Food is the most common attractant. Do not leave pet food out or you should bring it in after the pet is done; animals will learn new routines quickly, even cats, and will have no problem eating their food at certain times rather than whenever they want. Garbage containment should also be looked into because it can be a key attractant. If there is no lid or it can be easily pushed or pulled off, other locking devices need to be added such as bungee cords or rope. Grubs in the soil are a favorite of our wildlife neighbors. Reduced watering or turf treatment will often remove or reduce the grub attraction. A product called “Milky Spore” is available from online merchants and kills the grubs in the lawn; one application lasts for 10 years or more.

Shelter is the next most common attractant, especially in the spring when babies are born. Under houses, sheds, decks, in attics and eaves are all important areas to be inspected. A Wildlife Technician can successfully identify current and potential shelter during a detailed inspection.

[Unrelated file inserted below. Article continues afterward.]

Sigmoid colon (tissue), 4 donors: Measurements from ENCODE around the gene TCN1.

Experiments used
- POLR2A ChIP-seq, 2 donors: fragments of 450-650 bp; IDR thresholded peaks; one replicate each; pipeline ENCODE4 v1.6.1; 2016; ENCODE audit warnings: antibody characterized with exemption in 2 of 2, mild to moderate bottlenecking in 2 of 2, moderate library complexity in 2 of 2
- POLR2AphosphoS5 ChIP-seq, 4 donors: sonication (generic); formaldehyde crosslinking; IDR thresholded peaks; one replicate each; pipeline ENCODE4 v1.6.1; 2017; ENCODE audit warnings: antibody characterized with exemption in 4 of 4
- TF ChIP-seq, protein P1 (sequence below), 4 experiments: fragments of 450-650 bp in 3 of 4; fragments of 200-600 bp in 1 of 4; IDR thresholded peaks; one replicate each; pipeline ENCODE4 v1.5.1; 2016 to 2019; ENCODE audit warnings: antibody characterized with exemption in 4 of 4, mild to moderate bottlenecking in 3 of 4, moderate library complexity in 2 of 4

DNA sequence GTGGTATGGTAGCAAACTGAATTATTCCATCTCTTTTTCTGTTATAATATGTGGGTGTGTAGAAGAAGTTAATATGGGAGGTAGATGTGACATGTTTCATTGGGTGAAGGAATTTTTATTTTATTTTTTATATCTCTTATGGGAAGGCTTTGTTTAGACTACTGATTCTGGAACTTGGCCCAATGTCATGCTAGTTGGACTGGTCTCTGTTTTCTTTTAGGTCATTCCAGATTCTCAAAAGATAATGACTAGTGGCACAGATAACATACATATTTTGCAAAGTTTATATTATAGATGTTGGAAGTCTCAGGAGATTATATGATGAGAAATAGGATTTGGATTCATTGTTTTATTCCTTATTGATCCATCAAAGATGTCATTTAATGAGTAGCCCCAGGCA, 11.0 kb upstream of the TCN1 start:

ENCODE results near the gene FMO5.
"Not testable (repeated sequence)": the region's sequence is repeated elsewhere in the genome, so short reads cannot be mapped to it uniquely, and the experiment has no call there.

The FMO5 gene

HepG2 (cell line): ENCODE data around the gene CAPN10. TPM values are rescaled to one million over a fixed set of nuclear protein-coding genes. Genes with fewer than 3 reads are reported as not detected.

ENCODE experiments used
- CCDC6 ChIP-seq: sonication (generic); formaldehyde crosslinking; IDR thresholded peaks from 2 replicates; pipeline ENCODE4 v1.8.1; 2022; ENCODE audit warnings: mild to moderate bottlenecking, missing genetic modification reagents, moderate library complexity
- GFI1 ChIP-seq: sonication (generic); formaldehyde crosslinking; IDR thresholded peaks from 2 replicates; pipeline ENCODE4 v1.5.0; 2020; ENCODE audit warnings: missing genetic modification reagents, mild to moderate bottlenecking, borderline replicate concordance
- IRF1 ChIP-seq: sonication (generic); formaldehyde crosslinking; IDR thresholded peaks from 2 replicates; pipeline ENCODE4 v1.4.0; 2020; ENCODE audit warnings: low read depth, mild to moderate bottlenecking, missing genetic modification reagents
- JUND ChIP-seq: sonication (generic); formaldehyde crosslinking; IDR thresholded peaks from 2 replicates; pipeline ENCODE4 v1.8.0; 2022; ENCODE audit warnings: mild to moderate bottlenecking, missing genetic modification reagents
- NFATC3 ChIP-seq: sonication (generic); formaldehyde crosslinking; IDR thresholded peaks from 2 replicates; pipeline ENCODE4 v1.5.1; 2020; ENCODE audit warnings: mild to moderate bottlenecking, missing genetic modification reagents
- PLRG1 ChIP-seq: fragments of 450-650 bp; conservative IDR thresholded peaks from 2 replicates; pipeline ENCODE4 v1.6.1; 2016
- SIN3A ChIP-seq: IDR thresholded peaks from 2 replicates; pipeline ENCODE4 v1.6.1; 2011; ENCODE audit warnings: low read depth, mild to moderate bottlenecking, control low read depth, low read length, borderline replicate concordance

If it is likely baby animals are under the structure 
If they have young, under most circumstances one must wait until the young are old enough to walk out on their own if they don’t want to pay a technician to properly remove the family. Trapping young in a structure will not only make the mother furious and destructive, but they will eventually die and become an odor problem. There is also the potential problem of parasites such as fleas, mites or ticks that will now be in search of a new host.

The mother will care for and nurse the young for a number of weeks (depending on animal type), until they can walk and venture forth with the mother. SCWR can tell you how long it generally takes for babies to become mobile. Exclusion Technicians can address the situation before babies are able to leave on their own and can often solve the problem within a few weeks, but we do not recommend homeowners to try to exclude them themselves. 9 out of 10 times it is unsuccessful and babies are left orphaned or dead.